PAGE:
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11 September 2019

Facial swelling: a clinical case

Co-authors: F. Scotti, M. Mandaglio, S. Decani, E. Baruzzi, L. Moneghini

Giovanni Lodi


An 85-year-old patient comes to our attention complaining of the presence of a swelling of the right half-left, present for some time unspecified and gradually increased.
The patient's medical history is positive for: hypertension, in therapy with valsartan; polyposis of the colon; previous right pleural effusion, currently in therapy with furosemide; osteoarthritis; anemia; atrial fluid, in oral anticoagulant therapy with warfarin. At the intraoral objective examination there is a sexual neoformation, with a diminished consistency, reddish-purple color, partially ulcerated on the surface, easy to bleed, of about 6x4 cm, in correspondence with the gingiva of the IV quadrant, with extension from the buccal fornix to the oral floor (fig. 1). Furthermore, abundant plaque and tartar deposits are observed. The orthopantomography of the dental arches does not show evident signs of alteration of the hard tissues underlying the lesion.

DIAGNOSIS AND TREATMENT 
On the basis of the clinical features highlighted during the objective examination, the lesion was placed in differential diagnosis with malignant mesenchymal neoplasms, the exophytic variant of the oral cartonoma, the melanoma and, in view of the poor oral hygiene and the abundant accumulation of tartar deposits, with lesions of a reactive / irritative type, such as the pyogenic granuloma. After obtaining written informed consent from the patient and prior evaluation of the INR of the day (2.02), perilesional infiltration of local anesthetic with vasoconstrictor and execution of incisorial biopsy sampling - using a blade method cold ”- of the antero-vestibular portion of the lesion. At the end of the intervention the haemostasis is obtained by compressing the bloody site with gauze soaked in tranexamic acid. The collected material is oriented on paper, immersed in a fixative liquid and sent to fellow pathologists for microscopic analysis of the sample (fig. 2a, 2b, 2c).
The histopathological analysis returned the outcome of malignant mesenchymal proliferation, widely ulcerated with formation of granulation tissue and intense acute inflammation, with morphology and immunophenotype consistent with malignant fibrous histiocytoma.
Malignant fibrous histiocytoma is a soft tissue sarcoma first identified by Ozzello in 1963 and subsequently described in detail by O'Brien and Stout in 1964. It represents about 20-30% of all sarcomas of soft tissue and is considered the most frequent of these in the adult. The incidence rate is approximately 1-2 cases per 100,000 patients per year, peaking between the fifth and seventh decade of life and slight predilection for the male sex. The lower limbs more frequently follow, followed by the upper limbs and the retro peritoneal portions; the head-neck region is only affected in 4-10% of cases, although it remains one of the most frequent sarcomas at this level. In the head-neck district the most commonly involved sites are the nasal cavities and the paranasal sinuses, followed by the maxillary bones. Much more rarely it occurs at the level of other structures such as oral mucosa, gums, alveolar ridges and hard palate. The aetiology is still little known. Clinically, the malignant fibrous histiocytoma appears as a deep, slow-growing mass, almost always asymptomatic, while the rapidly growing variants, much more rare, tend to be accompanied by pain symptoms. The intraoral localizations of this neoplasm enter into differential diagnosis with the pyogenic granuloma, the giant cell granuloma and the Kaposi's sarcoma. The survival rate is closely related to the presence or absence of distant metastases. About 5% of patients have metastases at the time of diagnosis, mainly in the lung. The preferred treatment is surgical excision with large resection margins; since the presence of local metastasites is not common, in most cases it is not necessary to resort to laterocervical lymphoadenectomy. The use of radiotherapy and chemotherapy is still controversial, and these treatments are reserved for cases that cannot be surgically attacked or when non-infiltrated surgical resection margins cannot be obtained.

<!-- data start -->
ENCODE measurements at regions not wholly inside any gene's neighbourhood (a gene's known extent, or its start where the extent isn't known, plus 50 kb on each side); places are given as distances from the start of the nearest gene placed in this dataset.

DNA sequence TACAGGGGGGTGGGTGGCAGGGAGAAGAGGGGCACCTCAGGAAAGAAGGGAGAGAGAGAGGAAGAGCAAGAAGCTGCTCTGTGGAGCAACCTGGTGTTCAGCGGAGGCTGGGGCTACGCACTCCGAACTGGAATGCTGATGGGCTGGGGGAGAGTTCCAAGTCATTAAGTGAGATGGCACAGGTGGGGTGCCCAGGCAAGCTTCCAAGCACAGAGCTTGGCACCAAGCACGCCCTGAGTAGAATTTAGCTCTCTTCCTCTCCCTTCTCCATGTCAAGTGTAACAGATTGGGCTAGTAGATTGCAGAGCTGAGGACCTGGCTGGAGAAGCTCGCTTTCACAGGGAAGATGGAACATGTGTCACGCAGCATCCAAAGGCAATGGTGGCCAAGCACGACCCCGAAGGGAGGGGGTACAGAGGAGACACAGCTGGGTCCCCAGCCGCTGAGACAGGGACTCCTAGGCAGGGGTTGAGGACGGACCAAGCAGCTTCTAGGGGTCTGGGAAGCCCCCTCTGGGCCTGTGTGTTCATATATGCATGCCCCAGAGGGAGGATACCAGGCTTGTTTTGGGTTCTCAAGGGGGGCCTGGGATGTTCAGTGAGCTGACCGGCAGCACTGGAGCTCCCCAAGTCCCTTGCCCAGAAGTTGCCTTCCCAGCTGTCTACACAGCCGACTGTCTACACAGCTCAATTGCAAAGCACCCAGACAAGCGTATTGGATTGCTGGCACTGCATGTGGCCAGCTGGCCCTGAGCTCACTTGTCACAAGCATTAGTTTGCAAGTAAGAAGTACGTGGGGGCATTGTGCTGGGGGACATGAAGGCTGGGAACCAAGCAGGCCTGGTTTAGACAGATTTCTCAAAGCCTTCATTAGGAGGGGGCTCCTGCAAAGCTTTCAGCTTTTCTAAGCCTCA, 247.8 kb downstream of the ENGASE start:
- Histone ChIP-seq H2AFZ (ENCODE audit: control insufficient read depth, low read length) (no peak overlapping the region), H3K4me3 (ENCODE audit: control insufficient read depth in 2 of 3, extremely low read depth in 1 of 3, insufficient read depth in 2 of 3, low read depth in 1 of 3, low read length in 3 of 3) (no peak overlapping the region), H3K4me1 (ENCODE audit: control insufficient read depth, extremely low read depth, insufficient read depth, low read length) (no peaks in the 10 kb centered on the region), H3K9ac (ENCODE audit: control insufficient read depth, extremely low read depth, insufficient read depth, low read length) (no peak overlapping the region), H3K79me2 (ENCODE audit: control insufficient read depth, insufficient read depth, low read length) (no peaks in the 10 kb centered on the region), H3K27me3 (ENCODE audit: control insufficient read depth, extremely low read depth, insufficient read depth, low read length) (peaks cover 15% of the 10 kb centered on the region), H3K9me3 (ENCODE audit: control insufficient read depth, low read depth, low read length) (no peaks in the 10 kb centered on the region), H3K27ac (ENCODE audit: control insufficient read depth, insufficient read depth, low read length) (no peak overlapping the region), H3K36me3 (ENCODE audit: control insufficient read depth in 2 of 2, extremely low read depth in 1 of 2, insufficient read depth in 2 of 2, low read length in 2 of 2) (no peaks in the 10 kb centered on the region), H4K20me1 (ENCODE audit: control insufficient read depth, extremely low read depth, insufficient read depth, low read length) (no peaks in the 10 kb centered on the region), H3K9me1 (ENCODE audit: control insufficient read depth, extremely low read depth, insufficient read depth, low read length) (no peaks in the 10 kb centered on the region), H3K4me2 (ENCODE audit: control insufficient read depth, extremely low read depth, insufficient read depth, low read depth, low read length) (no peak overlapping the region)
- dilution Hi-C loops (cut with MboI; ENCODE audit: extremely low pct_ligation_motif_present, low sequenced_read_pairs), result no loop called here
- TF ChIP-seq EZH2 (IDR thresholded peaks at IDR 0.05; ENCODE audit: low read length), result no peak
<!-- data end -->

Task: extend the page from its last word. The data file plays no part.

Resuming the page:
• Fig 1: Intraoral aspect: broad red-violet neoformation, diminished in consistency and partially ulcerated, in correspondence with the gingiva of the IV quadrant

    Fig 1: Intraoral aspect: broad red-violet neoformation, diminished in consistency and partially ulcerated, in correspondence with the gingiva of the IV quadrant

  • Fig 2a: Hematoxylin-eosin staining of the sections of the sample taken at increasing magnifications

    Fig 2a: Hematoxylin-eosin staining of the sections of the sample taken at increasing magnifications

  • Fig 2b: Hematoxylin-eosin staining of the sections of the sample taken at increasing magnifications.

    Fig 2b: Hematoxylin-eosin staining of the sections of the sample taken at increasing magnifications.

  • Fig 2c: Immunohistochemical staining for the CD163 antigen (monocytic / macrophage series), which highlights a uniformly and intensely positive cellular immunocytochemical profile for CD163

    Fig 2c: Immunohistochemical staining for the CD163 antigen (monocytic / macrophage series), which highlights a uniformly and intensely positive cellular immunocytochemical profile for CD163

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